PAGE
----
What’s Your Nutrition Literacy?

Health literacy is important to taking care of your health, and nutrition literacy is vital to choosing healthy foods for cancer prevention. But it’s not just a matter of reading comprehension, according to the author of a study presented as a poster at our research conference yesterday.

Try these:

1.Gibbs.NLitBCa.AICR-1.docx

2. If calories are equal for one serving of each food, which provides the most healthful nutrients overall?

A. Applesauce with no sugar added

B. an appleGibbs.NLitBCa.AICRNU

C. applesauce with no sugar added is about equal to an apple in nutrition

3.. If you are trying to eat fewer than 500 mg of sodium per meal, how many cups of this food (Nutrition label) can you eat if you eat nothing else at the meal?

A. 1 cup

B. 2 cups

C. 3 cups

D. 4 cups

 

 

 

 

 

Those were three of the questions used by Heather Gibbs, PhD, at the University of Kansas Medical Center. “Literacy is a functional skill, so nutrition literacy is different than health literacy because we’re also looking at what knowledge and skills are needed in order for people to choose a healthy diet,” said Gibbs.

The three arms of her study included a group of 25 survivors who were currently in a weight-loss program; another group of 30 who were not in a program; and 17 women who were at high risk for the disease but not survivors.

Gibbs remembered one participant who read a question about finding a point of information on a Nutrition Facts label. “She read the question out loud perfectly,” Gibbs says. “But she didn’t understand how to find the answer on the label.”

Other skills Gibbs cites are evaluating fresh foods for quality, such as how much meat was marbled with fat or what colors of vegetables indicated. Participants were also asked whether they used the information on the front of labels, where marketing terms like “natural” or “organic” might make them assume a product is healthy for them; or what information they looked for if they were trying to manage their weight.

The hope is to develop a tool to help dietitians use their time educating people about the things they don’t know about or understand, says Gibbs.


Our Research Conference Buzz Is About to Begin

Despite the warm temperatures it’s definitely autumn here in Washington, DC. With pumpkins on doorsteps, apples a-plenty and Halloween just around the corner – there is no mistaking the sights and smells of the season. For us here at AICR though, Fall means something else – it’s time for our 2014 Annual Research Conference!rescon-banner2-new-logo

In just a few hours we will welcome our delegates and I will have the pleasure of opening the first session.

It’s been a busy week in the office, making the final preparations to get to this point. Every department is involved in making it all happen and is excited to be part of what we consider to be the highlight of our year. We love the buzz of the conference – great presentations, hearing the latest research, meeting our grantees, talking with the poster presenters – along with delicious nourishment from cancer protective meals.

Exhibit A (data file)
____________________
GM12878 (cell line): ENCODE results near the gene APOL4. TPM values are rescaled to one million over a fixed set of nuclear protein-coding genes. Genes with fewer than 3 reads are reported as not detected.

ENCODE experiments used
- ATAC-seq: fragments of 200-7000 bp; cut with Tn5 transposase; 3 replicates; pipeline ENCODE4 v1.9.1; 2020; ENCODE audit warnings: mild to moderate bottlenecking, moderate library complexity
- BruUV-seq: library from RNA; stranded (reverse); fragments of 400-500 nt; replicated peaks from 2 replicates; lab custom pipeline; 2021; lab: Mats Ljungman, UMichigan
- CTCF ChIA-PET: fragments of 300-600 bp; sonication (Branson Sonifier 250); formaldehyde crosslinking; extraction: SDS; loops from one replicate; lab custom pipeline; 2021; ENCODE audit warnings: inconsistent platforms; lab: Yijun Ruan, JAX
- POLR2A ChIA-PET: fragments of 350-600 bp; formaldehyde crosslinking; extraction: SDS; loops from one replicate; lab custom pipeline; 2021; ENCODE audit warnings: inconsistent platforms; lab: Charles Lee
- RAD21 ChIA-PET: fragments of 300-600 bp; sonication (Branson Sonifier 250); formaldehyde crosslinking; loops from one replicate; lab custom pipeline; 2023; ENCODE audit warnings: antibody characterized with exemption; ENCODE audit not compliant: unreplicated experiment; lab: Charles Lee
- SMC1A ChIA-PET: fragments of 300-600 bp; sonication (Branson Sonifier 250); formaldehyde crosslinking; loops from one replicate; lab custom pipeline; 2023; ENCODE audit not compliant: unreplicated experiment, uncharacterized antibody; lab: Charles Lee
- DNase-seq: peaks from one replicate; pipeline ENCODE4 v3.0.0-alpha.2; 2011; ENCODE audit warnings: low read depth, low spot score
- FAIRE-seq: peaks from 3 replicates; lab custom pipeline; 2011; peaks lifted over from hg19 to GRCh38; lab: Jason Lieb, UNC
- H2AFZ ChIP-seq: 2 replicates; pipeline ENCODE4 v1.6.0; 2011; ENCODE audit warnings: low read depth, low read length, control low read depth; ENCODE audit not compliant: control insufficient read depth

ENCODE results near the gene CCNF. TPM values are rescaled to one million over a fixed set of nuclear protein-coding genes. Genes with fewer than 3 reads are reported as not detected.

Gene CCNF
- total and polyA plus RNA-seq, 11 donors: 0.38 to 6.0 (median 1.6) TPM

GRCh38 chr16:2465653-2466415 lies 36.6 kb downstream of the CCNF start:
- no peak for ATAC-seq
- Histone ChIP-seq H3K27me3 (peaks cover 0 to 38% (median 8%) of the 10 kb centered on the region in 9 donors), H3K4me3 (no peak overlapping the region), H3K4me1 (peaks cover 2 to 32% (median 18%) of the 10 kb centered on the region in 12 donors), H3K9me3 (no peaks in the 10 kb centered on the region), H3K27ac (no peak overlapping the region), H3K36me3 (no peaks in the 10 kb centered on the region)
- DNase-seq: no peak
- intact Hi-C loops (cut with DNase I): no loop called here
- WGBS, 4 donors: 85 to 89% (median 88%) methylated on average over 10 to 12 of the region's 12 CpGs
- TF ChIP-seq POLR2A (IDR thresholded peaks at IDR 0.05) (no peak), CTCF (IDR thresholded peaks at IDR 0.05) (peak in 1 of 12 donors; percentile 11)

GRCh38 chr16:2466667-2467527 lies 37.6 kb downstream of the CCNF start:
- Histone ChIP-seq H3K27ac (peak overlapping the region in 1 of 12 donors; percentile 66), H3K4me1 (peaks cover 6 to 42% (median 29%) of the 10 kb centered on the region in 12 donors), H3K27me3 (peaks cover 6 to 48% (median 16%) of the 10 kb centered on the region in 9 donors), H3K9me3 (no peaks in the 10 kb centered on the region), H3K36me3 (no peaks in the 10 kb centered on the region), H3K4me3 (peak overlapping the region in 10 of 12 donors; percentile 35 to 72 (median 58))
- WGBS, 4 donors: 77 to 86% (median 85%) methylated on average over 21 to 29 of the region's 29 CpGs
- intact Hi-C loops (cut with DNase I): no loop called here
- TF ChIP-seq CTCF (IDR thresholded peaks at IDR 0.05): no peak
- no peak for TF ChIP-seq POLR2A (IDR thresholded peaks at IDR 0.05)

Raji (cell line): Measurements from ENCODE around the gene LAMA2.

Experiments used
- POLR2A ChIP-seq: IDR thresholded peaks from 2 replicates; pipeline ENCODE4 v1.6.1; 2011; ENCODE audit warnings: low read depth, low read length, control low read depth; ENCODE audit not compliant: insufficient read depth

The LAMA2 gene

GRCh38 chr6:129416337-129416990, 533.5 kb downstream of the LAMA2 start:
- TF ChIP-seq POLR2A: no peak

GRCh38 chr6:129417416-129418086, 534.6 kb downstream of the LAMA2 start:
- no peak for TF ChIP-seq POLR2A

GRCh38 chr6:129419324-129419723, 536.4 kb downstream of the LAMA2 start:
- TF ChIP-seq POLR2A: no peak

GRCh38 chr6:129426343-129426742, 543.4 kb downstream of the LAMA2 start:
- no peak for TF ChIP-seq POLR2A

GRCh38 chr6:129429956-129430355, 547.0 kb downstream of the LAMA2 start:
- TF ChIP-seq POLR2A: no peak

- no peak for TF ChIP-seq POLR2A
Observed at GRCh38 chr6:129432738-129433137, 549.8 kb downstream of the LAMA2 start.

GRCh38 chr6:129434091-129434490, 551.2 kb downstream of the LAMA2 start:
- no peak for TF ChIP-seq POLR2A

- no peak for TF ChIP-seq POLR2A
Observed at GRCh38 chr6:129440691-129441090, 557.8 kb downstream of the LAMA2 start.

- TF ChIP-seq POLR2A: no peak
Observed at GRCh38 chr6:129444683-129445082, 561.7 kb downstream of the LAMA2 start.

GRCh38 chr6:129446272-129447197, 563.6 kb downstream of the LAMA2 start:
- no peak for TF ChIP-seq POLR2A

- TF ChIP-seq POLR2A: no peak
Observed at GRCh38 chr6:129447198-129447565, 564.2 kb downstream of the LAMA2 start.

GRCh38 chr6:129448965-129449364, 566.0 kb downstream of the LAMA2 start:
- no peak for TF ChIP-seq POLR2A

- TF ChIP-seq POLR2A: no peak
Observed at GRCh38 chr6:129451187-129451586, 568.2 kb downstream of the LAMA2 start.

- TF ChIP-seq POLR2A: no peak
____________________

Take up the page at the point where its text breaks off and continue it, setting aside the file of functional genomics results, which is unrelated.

We are always gratified by the passion of the scientists working in this area – it helps us remember the importance and urgency of our mission and we always leave reinvigorated and inspired.

I hope to see many friends and colleagues there and for those who cannot join, please follow and join the conversation on social media. We’ll be posting on our blog several times a day – and tweeting from #AICR14.


Talking about Diet, Nutrition, Physical Activity and Breast Cancer Survivors

There are now over 3 million US breast cancer survivors, with the number of survivors only expected to increase in the years ahead. Today, a new report identified potential links oxn how diet, activity, and weight may affect survival for women diagnosed with breast cancer. McTiernan, Anne

Diet, Nutrition, Physical Activity and Breast Cancer Survivors is part of an ongoing, systematic review called the Continuous Update Project (CUP). It’s the most rigorous analysis of the research on diet, weight and physical activity for breast cancer survivors, and it’s the first time a CUP report has focused on survivorship.

Here, Anne McTiernan, MD, PhD, the panel lead of this CUP report and researcher at the Fred Hutchinson Cancer Research Center in Seattle, talks about the report’s findings and what it means.

Q: What did the CUP report look at?

A: The report looked at associations between specific diet patterns and components, weight, and physical activity with mortality from all causes, mortality from breast cancer, and incidence of secondary breast cancer. This report did not look at associations of diet, physical activity, or weight with quality of life, fatigue and many other issues in which lifestyle factors may play a role. Continue reading